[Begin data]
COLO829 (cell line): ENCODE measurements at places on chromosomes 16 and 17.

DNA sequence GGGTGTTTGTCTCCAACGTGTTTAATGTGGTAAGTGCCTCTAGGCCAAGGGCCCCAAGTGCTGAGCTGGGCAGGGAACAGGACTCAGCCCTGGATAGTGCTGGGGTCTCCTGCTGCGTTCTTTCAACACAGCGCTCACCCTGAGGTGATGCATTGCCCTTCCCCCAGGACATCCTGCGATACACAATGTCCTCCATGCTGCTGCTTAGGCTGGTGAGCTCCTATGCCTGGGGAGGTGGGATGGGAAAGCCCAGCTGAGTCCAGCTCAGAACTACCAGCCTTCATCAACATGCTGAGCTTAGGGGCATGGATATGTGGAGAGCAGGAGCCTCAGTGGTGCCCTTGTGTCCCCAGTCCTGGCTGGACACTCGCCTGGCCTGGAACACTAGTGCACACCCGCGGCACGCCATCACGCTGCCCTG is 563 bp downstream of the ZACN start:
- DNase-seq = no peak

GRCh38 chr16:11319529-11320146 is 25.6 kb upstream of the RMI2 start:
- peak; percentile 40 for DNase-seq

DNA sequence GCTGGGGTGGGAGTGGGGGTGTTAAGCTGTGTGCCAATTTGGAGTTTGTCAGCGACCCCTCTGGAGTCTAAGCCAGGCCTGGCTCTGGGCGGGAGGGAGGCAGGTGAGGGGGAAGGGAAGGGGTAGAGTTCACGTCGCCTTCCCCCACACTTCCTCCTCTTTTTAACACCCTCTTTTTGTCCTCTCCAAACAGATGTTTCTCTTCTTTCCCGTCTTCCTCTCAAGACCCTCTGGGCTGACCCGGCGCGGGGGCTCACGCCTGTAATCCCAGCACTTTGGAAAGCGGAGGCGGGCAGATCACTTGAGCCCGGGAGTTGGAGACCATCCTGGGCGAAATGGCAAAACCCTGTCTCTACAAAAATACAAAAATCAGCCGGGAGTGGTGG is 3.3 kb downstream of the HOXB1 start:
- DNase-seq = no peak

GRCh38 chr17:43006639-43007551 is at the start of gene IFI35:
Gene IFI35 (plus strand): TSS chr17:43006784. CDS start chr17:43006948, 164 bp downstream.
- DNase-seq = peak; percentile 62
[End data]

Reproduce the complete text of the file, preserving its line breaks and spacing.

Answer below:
COLO829 (cell line): ENCODE measurements at places on chromosomes 16 and 17.

DNA sequence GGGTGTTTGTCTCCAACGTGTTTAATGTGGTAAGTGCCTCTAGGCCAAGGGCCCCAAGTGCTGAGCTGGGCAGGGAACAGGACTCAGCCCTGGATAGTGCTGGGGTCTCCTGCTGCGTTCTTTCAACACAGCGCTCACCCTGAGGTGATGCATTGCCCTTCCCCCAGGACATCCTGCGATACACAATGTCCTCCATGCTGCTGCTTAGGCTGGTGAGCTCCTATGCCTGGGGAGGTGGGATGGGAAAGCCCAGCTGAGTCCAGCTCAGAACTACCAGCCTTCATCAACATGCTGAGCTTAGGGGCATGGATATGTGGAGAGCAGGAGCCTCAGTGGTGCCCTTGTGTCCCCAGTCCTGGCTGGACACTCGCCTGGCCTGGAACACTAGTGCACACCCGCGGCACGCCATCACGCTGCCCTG is 563 bp downstream of the ZACN start:
- DNase-seq = no peak

GRCh38 chr16:11319529-11320146 is 25.6 kb upstream of the RMI2 start:
- peak; percentile 40 for DNase-seq

DNA sequence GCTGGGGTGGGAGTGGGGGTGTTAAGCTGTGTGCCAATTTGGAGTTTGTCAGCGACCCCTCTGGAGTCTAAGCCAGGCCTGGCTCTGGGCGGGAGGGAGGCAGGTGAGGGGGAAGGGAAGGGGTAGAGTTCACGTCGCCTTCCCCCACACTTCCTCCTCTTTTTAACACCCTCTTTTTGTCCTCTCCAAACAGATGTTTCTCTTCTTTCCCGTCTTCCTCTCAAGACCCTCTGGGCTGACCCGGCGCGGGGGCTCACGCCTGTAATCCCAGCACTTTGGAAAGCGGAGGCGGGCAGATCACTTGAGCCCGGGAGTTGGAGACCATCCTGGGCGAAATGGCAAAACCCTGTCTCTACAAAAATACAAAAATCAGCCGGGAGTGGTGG is 3.3 kb downstream of the HOXB1 start:
- DNase-seq = no peak

GRCh38 chr17:43006639-43007551 is at the start of gene IFI35:
Gene IFI35 (plus strand): TSS chr17:43006784. CDS start chr17:43006948, 164 bp downstream.
- DNase-seq = peak; percentile 62